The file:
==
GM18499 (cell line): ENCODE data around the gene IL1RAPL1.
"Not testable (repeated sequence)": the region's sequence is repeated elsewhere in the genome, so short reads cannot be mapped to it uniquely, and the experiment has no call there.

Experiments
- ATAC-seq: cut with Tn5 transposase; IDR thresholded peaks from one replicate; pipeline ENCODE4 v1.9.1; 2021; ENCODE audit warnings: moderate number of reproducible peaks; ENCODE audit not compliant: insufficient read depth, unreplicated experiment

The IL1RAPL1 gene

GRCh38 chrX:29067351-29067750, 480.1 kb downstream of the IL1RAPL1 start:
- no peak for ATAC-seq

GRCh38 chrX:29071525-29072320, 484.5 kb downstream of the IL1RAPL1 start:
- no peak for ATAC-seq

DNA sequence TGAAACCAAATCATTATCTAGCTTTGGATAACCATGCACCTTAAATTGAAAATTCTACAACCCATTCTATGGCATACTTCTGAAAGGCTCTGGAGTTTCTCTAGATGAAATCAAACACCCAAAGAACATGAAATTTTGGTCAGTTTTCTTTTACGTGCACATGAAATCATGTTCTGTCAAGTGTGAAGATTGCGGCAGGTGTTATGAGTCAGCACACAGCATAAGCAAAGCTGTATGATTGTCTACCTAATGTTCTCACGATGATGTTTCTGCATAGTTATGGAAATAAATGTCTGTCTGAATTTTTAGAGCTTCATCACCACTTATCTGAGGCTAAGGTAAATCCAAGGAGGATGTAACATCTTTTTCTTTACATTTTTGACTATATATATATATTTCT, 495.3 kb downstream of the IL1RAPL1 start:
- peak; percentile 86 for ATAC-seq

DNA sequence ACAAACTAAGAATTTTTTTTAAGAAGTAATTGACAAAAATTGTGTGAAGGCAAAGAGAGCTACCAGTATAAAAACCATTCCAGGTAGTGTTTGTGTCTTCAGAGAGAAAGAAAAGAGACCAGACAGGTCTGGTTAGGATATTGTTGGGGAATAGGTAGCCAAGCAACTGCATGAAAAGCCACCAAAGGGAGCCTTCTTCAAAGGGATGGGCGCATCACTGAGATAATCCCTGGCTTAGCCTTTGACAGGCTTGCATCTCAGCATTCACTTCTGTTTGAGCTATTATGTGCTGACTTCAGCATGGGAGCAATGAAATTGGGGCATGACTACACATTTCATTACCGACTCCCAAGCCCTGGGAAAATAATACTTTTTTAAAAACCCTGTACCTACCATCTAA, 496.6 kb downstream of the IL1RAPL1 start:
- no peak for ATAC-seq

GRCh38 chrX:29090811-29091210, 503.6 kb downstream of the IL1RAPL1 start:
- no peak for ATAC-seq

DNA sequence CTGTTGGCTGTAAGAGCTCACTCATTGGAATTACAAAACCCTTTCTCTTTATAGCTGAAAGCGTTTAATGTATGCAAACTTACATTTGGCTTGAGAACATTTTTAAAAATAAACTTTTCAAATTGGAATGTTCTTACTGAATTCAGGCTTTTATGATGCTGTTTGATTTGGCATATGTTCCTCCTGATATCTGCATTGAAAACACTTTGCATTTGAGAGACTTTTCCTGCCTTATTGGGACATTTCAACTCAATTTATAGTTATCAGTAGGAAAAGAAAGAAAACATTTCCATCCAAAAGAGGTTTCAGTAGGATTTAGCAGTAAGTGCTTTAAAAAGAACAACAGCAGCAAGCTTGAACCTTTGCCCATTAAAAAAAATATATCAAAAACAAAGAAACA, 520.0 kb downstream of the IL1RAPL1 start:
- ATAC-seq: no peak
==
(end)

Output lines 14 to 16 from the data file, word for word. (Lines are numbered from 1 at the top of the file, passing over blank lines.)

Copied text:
GRCh38 chrX:29090811-29091210, 503.6 kb downstream of the IL1RAPL1 start:
- no peak for ATAC-seq

DNA sequence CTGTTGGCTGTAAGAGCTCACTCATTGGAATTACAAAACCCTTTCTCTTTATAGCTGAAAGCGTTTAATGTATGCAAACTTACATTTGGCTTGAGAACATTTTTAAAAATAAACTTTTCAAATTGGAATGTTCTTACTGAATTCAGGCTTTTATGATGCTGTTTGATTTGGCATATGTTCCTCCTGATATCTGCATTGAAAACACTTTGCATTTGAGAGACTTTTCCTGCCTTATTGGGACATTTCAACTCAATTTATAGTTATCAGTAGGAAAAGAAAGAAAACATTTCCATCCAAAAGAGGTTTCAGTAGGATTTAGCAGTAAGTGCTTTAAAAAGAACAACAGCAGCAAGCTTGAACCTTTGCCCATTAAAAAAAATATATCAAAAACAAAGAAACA, 520.0 kb downstream of the IL1RAPL1 start: